Among my peers I often come across an attitude that says, ‘Well, I’m different.’ I’ve certainly been guilty of that myself. ‘I do things right.’ But I don’t think it’s very productive to think like that. Rather than pointing fingers at others, why not look at yourself first? Maybe the whole idea of objective journalism is defunct. Maybe we would be better off being open about objectivity not existing. We’re human beings aren’t we? It’s very hard to be objective when you’re a person in the world, influenced by certain forces. I would always argue that it’s better to be self-aware and admit your agenda, even when it’s not flattering.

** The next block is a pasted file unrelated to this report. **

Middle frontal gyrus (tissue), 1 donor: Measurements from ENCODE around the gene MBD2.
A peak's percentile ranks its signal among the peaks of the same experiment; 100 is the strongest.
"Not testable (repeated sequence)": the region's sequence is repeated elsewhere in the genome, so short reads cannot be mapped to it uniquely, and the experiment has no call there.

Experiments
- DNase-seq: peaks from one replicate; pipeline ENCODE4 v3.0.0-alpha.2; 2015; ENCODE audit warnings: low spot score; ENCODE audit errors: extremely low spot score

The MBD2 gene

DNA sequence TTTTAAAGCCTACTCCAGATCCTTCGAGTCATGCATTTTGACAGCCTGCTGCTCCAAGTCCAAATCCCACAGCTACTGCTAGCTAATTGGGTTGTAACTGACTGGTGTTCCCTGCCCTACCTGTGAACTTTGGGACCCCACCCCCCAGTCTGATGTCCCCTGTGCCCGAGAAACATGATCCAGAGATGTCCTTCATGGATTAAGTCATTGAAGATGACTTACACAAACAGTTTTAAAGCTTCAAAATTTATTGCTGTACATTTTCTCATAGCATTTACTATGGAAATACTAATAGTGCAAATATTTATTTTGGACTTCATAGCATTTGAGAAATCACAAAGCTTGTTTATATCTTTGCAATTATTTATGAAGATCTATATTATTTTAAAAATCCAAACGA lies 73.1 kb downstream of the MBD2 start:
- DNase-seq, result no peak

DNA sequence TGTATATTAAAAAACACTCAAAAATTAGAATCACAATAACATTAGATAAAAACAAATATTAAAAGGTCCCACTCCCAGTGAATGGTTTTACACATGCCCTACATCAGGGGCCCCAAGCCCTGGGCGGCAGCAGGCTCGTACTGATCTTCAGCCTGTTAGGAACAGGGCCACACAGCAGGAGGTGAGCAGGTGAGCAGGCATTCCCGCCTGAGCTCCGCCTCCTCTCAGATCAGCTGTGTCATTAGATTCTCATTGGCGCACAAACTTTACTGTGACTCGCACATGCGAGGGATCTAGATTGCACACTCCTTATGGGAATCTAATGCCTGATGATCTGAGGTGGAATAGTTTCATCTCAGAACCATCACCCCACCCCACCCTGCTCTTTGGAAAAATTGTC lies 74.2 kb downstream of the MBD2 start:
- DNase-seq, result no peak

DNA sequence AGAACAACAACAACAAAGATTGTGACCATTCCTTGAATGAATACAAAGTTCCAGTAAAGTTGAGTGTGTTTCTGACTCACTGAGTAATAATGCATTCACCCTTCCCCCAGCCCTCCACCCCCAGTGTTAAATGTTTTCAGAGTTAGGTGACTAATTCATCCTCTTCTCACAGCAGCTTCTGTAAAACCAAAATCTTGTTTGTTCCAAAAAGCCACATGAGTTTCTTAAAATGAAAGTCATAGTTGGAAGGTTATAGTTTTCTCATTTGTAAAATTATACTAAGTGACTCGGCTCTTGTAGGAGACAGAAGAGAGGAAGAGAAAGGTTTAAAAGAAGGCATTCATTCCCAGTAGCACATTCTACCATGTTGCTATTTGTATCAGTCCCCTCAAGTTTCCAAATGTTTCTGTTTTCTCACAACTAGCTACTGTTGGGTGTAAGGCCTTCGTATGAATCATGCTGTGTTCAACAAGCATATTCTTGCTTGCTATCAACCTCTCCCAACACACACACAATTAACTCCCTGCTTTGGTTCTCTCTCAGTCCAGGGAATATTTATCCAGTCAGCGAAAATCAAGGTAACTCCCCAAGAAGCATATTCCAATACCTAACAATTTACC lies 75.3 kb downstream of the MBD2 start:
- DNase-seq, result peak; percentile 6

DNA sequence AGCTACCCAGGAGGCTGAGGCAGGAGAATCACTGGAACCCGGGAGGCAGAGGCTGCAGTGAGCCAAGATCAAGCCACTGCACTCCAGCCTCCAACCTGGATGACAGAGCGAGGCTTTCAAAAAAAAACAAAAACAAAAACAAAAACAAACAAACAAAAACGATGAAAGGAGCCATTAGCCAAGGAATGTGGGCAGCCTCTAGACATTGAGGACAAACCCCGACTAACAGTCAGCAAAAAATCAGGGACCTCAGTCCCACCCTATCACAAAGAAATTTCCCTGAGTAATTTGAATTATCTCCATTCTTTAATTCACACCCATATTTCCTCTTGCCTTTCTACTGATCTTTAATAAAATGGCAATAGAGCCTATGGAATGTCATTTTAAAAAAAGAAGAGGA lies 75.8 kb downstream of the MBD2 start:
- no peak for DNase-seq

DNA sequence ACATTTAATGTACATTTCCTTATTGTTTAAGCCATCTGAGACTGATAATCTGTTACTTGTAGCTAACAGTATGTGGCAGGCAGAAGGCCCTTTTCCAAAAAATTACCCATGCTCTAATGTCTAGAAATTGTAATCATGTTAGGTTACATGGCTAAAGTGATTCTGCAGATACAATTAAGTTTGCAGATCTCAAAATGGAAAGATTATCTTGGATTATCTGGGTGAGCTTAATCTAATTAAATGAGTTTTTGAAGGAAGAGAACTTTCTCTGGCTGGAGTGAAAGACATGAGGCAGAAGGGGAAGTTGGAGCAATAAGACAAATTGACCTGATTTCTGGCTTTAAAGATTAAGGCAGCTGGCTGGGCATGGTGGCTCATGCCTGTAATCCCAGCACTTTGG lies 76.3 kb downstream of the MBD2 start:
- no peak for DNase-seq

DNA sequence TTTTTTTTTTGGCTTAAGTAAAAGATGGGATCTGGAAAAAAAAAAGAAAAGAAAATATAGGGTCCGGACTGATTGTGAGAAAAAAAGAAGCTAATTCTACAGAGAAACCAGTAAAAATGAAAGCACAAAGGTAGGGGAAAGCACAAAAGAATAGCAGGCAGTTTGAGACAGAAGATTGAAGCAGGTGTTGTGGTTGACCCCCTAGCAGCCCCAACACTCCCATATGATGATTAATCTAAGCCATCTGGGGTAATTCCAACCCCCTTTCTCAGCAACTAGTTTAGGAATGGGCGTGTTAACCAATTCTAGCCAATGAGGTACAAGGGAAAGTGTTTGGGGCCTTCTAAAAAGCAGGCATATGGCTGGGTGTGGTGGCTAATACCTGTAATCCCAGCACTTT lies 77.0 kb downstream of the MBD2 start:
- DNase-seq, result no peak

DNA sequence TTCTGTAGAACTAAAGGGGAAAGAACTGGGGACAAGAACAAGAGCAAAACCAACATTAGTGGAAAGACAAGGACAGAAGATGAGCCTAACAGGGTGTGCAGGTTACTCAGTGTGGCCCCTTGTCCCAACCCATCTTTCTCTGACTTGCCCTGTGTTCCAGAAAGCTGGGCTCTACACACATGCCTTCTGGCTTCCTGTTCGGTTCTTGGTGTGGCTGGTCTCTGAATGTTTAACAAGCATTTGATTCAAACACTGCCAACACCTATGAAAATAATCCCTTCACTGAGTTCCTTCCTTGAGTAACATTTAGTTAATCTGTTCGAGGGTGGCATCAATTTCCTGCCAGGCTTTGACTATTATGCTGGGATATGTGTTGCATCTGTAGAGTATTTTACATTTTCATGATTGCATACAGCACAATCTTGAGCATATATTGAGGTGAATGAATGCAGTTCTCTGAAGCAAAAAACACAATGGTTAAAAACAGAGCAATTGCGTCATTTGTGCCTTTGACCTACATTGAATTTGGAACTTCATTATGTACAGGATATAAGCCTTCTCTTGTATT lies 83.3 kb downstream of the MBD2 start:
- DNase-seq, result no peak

The relationship between advertising (brand) and editorial (publication) in fashion has never been straightforward. As journalism scholar Lynda Davis argues ‘editorial is perhaps the most valuable form of media content because it is perceived to be unbiased and believable. Its ‘‘purity’’ (precisely because it is not advertising) derives from its aura of authority and neutrality.’ We examine the notion of editorial transparency, and how four different publishing platforms – The Business of Fashion, Nowness, Porter and The Talks – are dealing with the issue in relation to their respective funding models.